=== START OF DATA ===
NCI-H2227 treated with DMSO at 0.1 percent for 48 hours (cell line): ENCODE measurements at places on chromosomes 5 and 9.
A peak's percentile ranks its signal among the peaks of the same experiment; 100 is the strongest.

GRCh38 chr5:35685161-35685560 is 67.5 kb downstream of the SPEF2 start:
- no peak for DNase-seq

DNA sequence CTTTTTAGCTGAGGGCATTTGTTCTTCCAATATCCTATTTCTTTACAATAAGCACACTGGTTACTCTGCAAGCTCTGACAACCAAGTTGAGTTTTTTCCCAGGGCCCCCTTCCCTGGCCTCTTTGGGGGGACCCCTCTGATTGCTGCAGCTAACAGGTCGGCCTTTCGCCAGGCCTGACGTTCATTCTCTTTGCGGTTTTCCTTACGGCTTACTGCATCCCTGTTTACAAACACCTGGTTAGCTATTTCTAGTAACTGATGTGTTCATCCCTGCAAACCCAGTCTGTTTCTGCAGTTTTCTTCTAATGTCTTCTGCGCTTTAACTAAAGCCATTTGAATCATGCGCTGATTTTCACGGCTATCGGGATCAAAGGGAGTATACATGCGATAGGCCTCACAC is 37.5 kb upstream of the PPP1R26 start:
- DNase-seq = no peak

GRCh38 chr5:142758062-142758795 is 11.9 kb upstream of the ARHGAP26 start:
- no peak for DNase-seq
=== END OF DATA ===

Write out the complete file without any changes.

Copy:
NCI-H2227 treated with DMSO at 0.1 percent for 48 hours (cell line): ENCODE measurements at places on chromosomes 5 and 9.
A peak's percentile ranks its signal among the peaks of the same experiment; 100 is the strongest.

GRCh38 chr5:35685161-35685560 is 67.5 kb downstream of the SPEF2 start:
- no peak for DNase-seq

DNA sequence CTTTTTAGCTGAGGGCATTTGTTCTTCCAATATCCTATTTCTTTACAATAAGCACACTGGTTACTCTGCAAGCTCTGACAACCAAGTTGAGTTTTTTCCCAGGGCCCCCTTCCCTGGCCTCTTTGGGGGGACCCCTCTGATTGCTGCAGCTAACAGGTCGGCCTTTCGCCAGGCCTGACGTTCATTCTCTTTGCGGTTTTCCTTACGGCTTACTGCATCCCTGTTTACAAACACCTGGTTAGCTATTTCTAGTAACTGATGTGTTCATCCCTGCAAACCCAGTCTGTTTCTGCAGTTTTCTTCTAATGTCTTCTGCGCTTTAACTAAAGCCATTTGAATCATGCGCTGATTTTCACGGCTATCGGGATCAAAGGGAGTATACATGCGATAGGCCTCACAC is 37.5 kb upstream of the PPP1R26 start:
- DNase-seq = no peak

GRCh38 chr5:142758062-142758795 is 11.9 kb upstream of the ARHGAP26 start:
- no peak for DNase-seq